Burning the Quran: and Freedom of-and-from Religion

In recent news, Pastor Terry Jones, has announced that he intends to burn copies of the Quran, and of course, this has been met with furious outrage and debate on all sides of the issue. Many Christians, politicians both conservative and liberal, and of course Muslims, are agianst this act, because the symbolism of this act disrespects what millions hold as sacred.

I agree that this act is DISTASTEFUL AND MISREPRESENTS my belief in Jesus the Christ. However, in a society that is built upon rights; we have to allow distasteful arguments and symbolic acts, because freedom of speech and religion is so important to us. In 1943, in a landmark Supreme Court case in which the West Virginia Board of Education was forcing students to salute the flag, but some students did not salute because of a religious conviction that the flag was worshiping a “graven image.” The court ruled in favor of the dissenters, even during the vicious fight of WWII,  and Justice Jackson reenforces the importance of allowing disent: “Those who begin coercive elimination of dissent soon find themselves exterminating dissenters. Compulsory unification of opinion achieves only the unanimity of the graveyard.” We do not want to degrade into the long list of tyranical states that oppress divergences in opinion.

 We have a freedom in America to dissent, and this is not a reality in many parts of the world, even though, many disagree with Pastor Jones must allow his dissent to preserve the open market place of ideas, and freedom to believe in what one believes to be true. This, also, means one cannot force his religion on another.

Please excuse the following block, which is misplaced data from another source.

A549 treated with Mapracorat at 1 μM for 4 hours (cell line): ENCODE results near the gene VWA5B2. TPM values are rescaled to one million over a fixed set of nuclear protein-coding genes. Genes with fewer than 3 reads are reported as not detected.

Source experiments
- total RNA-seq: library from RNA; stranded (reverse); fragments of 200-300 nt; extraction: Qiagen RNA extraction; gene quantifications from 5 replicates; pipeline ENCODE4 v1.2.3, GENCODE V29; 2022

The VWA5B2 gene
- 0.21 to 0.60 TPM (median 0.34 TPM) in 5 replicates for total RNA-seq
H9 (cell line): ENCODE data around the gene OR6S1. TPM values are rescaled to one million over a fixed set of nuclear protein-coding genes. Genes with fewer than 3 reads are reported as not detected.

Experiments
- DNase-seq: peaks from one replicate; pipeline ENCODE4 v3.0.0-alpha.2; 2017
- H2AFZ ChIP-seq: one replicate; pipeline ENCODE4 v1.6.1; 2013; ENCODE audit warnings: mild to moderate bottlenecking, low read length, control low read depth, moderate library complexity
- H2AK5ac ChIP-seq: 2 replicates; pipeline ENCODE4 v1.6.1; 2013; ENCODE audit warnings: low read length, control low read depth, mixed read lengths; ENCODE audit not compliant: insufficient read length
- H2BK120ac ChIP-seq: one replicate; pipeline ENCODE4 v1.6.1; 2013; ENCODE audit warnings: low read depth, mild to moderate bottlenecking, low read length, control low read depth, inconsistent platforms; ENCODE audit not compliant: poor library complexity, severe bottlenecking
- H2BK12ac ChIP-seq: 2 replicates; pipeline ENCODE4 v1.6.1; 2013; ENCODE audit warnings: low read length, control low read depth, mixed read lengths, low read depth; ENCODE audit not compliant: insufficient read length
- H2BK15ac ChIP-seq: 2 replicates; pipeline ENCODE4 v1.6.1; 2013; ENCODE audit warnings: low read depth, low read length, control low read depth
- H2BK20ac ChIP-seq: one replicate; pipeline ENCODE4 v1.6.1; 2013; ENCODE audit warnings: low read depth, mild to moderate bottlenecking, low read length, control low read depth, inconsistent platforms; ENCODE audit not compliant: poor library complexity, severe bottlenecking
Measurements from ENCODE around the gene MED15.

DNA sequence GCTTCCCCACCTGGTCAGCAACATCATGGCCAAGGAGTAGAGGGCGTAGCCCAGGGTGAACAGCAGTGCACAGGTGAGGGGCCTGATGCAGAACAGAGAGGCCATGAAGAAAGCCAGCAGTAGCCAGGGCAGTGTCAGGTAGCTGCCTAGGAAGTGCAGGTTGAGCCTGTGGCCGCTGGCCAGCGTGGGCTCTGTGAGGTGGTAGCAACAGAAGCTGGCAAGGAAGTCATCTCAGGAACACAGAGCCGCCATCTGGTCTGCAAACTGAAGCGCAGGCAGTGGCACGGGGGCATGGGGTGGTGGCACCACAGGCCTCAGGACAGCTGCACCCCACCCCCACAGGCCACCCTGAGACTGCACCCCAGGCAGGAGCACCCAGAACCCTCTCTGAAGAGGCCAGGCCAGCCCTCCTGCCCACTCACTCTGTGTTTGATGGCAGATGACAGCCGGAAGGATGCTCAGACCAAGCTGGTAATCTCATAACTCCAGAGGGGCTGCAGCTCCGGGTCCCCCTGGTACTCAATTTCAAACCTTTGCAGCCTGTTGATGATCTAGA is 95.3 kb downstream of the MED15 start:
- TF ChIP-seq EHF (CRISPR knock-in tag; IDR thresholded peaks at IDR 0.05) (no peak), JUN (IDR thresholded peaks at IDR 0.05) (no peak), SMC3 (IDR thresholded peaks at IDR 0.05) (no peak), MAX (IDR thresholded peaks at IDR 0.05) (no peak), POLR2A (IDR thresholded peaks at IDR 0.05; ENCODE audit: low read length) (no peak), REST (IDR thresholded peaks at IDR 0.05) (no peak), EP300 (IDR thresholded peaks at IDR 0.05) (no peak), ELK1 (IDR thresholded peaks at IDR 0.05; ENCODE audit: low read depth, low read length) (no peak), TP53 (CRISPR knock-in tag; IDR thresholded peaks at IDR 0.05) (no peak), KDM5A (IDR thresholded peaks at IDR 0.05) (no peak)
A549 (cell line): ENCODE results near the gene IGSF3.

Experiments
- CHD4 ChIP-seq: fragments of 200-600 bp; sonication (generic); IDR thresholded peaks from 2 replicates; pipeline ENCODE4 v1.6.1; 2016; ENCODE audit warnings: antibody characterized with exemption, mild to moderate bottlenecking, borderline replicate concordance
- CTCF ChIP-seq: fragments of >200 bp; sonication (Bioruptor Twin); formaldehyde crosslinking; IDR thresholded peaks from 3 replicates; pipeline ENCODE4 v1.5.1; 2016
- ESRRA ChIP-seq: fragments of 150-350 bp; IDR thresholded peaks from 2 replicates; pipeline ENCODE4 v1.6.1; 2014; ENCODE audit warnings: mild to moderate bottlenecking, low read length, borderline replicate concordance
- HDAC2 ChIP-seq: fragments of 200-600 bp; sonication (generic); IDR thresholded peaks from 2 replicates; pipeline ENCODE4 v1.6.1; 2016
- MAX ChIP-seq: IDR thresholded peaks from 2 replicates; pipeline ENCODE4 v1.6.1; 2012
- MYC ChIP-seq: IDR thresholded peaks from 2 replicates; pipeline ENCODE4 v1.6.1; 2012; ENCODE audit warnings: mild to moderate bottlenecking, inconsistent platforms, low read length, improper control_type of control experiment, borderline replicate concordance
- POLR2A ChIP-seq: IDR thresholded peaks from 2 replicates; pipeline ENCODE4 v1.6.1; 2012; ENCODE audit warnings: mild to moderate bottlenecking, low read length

Symbolic acts are a method to disrupt the status qou in order to bring change. An example of this is Rosa Parks simply refusing to take a seat at the back of the bus, and this launched the Montegomery Bus Boycott, and any honest historian, will have to admit that this simply act upsetted many bigoted people, but it served the greater good.

Therefore, we must ask the question, does Pastor Jones act serve the greater good?

 I do not think so, because it affronts their beliefs, which turns this issue into a culture war, rather than having a coversation based on mutaul friendship and love. His act of dissent is unwise, and he should renig on his intentions, but that is his decision.


PS. I usually do not write on political issues, but felt the need on this one. thanks for reading and listening to my opinion.

The case i referred to was West Virginia v Barnetter, 319 U.S. 624 (1943)


About Joe Suzz

I probably don't fit into your box. View all posts by Joe Suzz

2 responses to “Burning the Quran: and Freedom of-and-from Religion

  • Jodi MacArthur

    I agree with you one hundred percent. There have been stints in the past where people have burned Bibles and American flags. It is a disgrace, I don’t agree, but our forefathers fought for us to have freedom to express our thoughts and opinions without fear. The beauty of America is the ability to express and state what we think and how we feel no matter what the religion or political view. This doesn’t has to be a big deal. Big brother shouldn’t be stepping in. People are dying today so we can have a voice, and shame on the people who are calling on the gov to squash our voices.

    Rant off. Phew. I feel better now. Thanks for posting this. 😉

  • Jingle


    hello, friend:

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    follow this link, read the instructions,
    have fun reading others while sharing your own poetry.

    let me know if you decide to be part of our loving community.
    Happy Wednesday!

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